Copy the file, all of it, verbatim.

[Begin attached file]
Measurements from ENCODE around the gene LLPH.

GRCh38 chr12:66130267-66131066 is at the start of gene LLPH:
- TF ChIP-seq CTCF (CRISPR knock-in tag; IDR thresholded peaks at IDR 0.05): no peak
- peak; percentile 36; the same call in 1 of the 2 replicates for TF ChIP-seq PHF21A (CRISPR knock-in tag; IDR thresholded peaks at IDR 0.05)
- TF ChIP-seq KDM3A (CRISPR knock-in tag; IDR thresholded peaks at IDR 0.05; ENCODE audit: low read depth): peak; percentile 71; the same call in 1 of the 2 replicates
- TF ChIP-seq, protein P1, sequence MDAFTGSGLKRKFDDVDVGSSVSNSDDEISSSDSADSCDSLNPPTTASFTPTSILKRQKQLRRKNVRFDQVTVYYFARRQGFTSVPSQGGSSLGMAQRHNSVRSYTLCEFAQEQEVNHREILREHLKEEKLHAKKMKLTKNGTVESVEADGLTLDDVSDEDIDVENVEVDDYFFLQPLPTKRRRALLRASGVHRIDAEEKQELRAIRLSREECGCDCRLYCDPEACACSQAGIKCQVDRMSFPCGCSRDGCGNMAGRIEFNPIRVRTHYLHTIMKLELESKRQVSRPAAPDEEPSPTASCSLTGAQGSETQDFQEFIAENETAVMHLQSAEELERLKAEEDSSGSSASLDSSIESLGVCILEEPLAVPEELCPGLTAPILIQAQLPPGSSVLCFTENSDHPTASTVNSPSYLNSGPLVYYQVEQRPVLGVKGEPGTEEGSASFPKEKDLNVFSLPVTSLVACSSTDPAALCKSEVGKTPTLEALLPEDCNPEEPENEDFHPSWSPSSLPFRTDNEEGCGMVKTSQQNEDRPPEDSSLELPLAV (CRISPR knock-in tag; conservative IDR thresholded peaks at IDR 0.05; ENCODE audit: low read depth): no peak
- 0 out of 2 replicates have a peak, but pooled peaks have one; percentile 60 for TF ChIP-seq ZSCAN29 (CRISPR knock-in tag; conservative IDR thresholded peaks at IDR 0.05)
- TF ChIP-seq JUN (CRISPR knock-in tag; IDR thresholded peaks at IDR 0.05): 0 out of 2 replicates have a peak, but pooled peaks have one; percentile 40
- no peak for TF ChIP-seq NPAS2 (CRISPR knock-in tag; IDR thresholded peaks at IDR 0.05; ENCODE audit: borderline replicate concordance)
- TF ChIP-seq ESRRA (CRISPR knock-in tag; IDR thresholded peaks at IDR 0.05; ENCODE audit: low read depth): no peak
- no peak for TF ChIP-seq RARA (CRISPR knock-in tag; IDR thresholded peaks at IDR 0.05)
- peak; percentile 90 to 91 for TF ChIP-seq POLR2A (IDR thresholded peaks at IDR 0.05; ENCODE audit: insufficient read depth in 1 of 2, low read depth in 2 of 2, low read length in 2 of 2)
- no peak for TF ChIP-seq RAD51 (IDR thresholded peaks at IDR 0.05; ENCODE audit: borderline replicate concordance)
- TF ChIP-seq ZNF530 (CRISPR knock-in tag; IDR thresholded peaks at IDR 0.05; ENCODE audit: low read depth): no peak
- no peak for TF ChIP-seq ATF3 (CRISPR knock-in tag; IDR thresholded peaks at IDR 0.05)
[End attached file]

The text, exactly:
Measurements from ENCODE around the gene LLPH.

GRCh38 chr12:66130267-66131066 is at the start of gene LLPH:
- TF ChIP-seq CTCF (CRISPR knock-in tag; IDR thresholded peaks at IDR 0.05): no peak
- peak; percentile 36; the same call in 1 of the 2 replicates for TF ChIP-seq PHF21A (CRISPR knock-in tag; IDR thresholded peaks at IDR 0.05)
- TF ChIP-seq KDM3A (CRISPR knock-in tag; IDR thresholded peaks at IDR 0.05; ENCODE audit: low read depth): peak; percentile 71; the same call in 1 of the 2 replicates
- TF ChIP-seq, protein P1, sequence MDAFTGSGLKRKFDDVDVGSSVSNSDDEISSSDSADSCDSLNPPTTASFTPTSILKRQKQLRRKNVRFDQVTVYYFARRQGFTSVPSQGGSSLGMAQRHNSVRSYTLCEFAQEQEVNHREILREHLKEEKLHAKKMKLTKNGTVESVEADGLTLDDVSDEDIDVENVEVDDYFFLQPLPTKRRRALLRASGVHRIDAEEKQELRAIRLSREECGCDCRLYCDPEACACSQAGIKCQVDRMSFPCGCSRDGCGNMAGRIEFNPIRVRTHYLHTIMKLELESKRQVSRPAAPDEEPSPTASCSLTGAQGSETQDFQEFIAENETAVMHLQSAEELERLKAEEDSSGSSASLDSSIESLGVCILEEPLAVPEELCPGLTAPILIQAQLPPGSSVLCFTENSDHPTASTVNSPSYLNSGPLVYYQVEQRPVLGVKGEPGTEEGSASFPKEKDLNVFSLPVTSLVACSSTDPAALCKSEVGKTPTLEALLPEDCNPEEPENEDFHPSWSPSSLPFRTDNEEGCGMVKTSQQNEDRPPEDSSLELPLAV (CRISPR knock-in tag; conservative IDR thresholded peaks at IDR 0.05; ENCODE audit: low read depth): no peak
- 0 out of 2 replicates have a peak, but pooled peaks have one; percentile 60 for TF ChIP-seq ZSCAN29 (CRISPR knock-in tag; conservative IDR thresholded peaks at IDR 0.05)
- TF ChIP-seq JUN (CRISPR knock-in tag; IDR thresholded peaks at IDR 0.05): 0 out of 2 replicates have a peak, but pooled peaks have one; percentile 40
- no peak for TF ChIP-seq NPAS2 (CRISPR knock-in tag; IDR thresholded peaks at IDR 0.05; ENCODE audit: borderline replicate concordance)
- TF ChIP-seq ESRRA (CRISPR knock-in tag; IDR thresholded peaks at IDR 0.05; ENCODE audit: low read depth): no peak
- no peak for TF ChIP-seq RARA (CRISPR knock-in tag; IDR thresholded peaks at IDR 0.05)
- peak; percentile 90 to 91 for TF ChIP-seq POLR2A (IDR thresholded peaks at IDR 0.05; ENCODE audit: insufficient read depth in 1 of 2, low read depth in 2 of 2, low read length in 2 of 2)
- no peak for TF ChIP-seq RAD51 (IDR thresholded peaks at IDR 0.05; ENCODE audit: borderline replicate concordance)
- TF ChIP-seq ZNF530 (CRISPR knock-in tag; IDR thresholded peaks at IDR 0.05; ENCODE audit: low read depth): no peak
- no peak for TF ChIP-seq ATF3 (CRISPR knock-in tag; IDR thresholded peaks at IDR 0.05)